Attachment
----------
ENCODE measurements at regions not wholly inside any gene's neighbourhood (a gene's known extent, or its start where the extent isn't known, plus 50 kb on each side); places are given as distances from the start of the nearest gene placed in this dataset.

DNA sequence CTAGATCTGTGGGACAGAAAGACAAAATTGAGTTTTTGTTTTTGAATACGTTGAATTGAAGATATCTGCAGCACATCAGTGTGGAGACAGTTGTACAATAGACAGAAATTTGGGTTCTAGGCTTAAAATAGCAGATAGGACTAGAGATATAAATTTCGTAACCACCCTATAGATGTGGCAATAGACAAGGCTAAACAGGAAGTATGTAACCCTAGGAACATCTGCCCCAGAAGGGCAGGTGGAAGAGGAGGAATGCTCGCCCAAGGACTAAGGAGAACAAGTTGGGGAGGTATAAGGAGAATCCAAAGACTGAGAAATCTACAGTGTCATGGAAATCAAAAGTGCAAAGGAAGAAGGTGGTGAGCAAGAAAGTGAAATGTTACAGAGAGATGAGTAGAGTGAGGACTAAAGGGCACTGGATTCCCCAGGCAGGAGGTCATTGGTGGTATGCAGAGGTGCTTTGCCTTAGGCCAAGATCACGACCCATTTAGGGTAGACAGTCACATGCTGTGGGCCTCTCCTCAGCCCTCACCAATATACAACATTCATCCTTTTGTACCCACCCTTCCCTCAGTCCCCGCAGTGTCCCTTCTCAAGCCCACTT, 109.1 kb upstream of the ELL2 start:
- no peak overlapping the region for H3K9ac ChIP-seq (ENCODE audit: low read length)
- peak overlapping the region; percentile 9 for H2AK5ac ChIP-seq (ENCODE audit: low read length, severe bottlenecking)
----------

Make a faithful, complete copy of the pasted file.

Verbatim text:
ENCODE measurements at regions not wholly inside any gene's neighbourhood (a gene's known extent, or its start where the extent isn't known, plus 50 kb on each side); places are given as distances from the start of the nearest gene placed in this dataset.

DNA sequence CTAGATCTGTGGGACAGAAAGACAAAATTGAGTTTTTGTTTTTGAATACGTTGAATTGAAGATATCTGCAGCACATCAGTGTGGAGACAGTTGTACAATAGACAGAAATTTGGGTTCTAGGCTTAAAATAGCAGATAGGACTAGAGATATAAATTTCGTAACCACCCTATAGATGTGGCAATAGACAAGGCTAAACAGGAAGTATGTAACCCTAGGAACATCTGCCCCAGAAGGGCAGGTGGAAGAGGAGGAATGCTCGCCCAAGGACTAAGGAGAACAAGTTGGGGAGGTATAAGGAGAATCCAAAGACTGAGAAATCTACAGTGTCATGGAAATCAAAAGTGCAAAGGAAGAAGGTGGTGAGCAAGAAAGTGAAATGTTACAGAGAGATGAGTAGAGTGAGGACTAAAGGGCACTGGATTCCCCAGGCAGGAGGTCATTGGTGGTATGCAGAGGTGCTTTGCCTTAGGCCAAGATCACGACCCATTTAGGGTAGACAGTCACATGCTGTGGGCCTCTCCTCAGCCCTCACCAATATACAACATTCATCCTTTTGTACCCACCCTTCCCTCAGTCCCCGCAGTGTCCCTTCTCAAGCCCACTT, 109.1 kb upstream of the ELL2 start:
- no peak overlapping the region for H3K9ac ChIP-seq (ENCODE audit: low read length)
- peak overlapping the region; percentile 9 for H2AK5ac ChIP-seq (ENCODE audit: low read length, severe bottlenecking)